CHICAGO (AP) — A Cook County judge ruled Thursday that a temporary restraining order delaying a medical marijuana cultivation center in northeastern Illinois can remain in place.
Judge Kathleen Kennedy also ordered the plaintiff to post a bond of $200,000 to compensate for any harm caused if delays are later found to be improperly granted.
Cresco Labs was the top-scoring company and the winner in the permit competition in a district that includes Ford, Iroquois and Kankakee counties. But the plaintiff, a company called PM Rx, claims the Illinois Department of Agriculture broke its own rules when awarding permits and it should have been the winner.
The case, one of at least four legal proceedings entangling Illinois’ marijuana program, involves questions about a secret selection process and whether unsuccessful businesses will ever know why their applications failed to win permits.
The Illinois medical cannabis law shields the applications from public disclosure, which has kept PM Rx unable to directly cite problems with the government’s evaluation of applications. But Gov. Bruce Rauner’s office itself noted problems in the process under his predecessor that had created “a risk of substantial and costly litigation” to the state when winners were announced Feb. 2.
Citing the governor’s concerns, PM Rx persuaded the judge to pause the process. PM Rx also noted the state’s troubles completing FBI background checks of applicants and called into question the background of Cresco’s lead grower. PM Rx raised doubts about whether Cresco, which won three permits, had enough money to get its business off the ground.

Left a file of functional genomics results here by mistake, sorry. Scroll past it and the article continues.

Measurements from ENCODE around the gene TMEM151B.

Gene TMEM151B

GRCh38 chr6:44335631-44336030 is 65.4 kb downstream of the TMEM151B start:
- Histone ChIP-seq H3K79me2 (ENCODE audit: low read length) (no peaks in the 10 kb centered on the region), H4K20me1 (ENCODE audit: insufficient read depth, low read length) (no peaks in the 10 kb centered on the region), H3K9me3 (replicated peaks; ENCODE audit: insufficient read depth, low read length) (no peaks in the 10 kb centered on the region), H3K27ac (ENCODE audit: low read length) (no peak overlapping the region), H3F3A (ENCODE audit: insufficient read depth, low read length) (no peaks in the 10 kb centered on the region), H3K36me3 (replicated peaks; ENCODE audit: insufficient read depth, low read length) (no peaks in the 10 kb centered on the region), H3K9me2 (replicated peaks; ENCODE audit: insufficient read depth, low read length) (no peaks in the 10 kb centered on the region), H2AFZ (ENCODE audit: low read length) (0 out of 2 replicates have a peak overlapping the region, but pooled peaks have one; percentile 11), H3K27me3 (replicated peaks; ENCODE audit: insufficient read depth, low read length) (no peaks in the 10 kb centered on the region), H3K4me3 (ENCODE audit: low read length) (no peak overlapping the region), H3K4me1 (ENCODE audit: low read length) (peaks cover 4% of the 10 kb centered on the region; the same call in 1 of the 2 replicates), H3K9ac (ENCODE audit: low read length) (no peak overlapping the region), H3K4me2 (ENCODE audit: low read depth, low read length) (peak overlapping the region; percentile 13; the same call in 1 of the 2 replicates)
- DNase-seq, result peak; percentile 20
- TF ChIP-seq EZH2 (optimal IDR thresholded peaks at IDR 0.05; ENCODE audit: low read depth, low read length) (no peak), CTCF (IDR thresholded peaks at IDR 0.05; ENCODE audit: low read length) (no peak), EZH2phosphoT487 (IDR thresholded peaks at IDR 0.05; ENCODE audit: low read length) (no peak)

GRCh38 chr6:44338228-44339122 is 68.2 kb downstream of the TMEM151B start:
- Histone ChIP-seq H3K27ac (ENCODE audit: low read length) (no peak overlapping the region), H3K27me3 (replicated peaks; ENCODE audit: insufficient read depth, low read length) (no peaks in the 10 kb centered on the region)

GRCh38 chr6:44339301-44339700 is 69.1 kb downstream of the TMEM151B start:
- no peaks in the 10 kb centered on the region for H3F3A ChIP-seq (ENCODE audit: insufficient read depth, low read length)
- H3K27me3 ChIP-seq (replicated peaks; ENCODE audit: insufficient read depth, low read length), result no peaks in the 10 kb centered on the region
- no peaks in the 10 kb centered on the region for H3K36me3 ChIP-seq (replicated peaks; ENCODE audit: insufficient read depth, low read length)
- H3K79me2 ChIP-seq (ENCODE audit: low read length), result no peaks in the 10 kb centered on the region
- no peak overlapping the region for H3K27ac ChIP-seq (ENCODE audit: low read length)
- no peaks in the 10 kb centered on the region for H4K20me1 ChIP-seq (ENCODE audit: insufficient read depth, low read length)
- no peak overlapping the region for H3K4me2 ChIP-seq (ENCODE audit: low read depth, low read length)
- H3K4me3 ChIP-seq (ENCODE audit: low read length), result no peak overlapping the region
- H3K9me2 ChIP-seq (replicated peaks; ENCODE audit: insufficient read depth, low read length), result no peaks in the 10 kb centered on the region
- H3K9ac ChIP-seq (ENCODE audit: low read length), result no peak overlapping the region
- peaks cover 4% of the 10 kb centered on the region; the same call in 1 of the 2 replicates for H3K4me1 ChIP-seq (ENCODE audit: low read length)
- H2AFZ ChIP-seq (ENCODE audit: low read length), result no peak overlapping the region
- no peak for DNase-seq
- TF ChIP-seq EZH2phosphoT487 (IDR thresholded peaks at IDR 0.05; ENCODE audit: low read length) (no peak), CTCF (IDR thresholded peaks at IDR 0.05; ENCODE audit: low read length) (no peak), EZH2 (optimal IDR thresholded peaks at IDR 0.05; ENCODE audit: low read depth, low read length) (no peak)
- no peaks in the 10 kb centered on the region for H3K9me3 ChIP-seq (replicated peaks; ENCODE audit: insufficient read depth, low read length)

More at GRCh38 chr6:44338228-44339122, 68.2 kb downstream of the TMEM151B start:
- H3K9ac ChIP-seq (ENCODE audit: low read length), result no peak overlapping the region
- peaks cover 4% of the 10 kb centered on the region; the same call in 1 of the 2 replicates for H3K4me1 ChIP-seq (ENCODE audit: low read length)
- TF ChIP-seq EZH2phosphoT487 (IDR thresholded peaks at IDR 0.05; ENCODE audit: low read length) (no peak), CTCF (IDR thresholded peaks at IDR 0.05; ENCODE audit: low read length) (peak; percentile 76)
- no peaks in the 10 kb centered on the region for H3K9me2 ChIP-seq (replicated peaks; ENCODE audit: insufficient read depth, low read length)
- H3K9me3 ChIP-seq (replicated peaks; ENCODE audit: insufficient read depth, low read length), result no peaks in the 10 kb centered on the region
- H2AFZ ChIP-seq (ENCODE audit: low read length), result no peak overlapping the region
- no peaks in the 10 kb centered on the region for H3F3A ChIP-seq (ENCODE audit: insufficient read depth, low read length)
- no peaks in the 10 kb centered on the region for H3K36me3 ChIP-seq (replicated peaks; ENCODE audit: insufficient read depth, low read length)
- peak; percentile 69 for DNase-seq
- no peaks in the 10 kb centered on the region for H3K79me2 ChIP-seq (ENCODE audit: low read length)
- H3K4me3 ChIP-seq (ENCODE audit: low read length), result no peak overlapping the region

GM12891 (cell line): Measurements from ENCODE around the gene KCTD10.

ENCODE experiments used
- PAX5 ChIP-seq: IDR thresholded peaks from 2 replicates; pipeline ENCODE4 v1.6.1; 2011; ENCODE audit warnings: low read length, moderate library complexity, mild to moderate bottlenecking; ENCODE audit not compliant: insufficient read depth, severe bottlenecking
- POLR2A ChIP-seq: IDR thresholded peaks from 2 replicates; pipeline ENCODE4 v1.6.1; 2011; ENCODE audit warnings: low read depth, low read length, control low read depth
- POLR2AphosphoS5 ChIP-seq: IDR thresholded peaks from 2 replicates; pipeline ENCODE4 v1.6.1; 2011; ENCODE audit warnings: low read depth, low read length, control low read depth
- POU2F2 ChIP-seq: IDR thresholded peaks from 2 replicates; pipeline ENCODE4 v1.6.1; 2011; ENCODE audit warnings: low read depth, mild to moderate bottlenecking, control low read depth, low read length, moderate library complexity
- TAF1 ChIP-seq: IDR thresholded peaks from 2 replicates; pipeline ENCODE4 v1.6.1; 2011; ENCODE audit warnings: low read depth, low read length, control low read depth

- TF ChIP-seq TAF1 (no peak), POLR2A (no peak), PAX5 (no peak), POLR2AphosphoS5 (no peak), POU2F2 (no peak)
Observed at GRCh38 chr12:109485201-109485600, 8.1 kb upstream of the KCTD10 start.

PM Rx CEO Andrew James said with Thursday’s ruling everyone is closer to seeing the process the state used in picking growers.
James said the company’s lawyers will file a notice of the documents they expect the state to produce and a notice to depose former Gov. Pat Quinn and others involved in the process, including former Agriculture Director Bob Flider, former State Police Director Hiram Grau and the principals of Cresco Labs.
“Unlike the State, we firmly believe that sunlight is the best disinfectant for this selection process,” James said in a statement.
Attorneys for the Department of Agriculture and Cresco refuted the claims, saying Cresco has met all of its financial obligations and passed background checks.
“They argue we’re searching for financing. So what? We’re allowed to,” said Cresco Labs’ attorney Steve Levy in court Wednesday. Levy had argued his client wasn’t properly notified about the lawsuit. He said Cresco Labs wasn’t able to argue its case against the temporary restraining order granted two weeks ago. Kennedy’s order halted the Illinois Department of Agriculture from issuing a permit to Cresco for its Kankakee operation.
In allowing the order to stand Thursday, the judge noted that Cresco will be able to make its arguments as the case progresses.
Separately Thursday, the Illinois Appellate Court denied the Department of Agriculture’s appeal of the same temporary restraining order.
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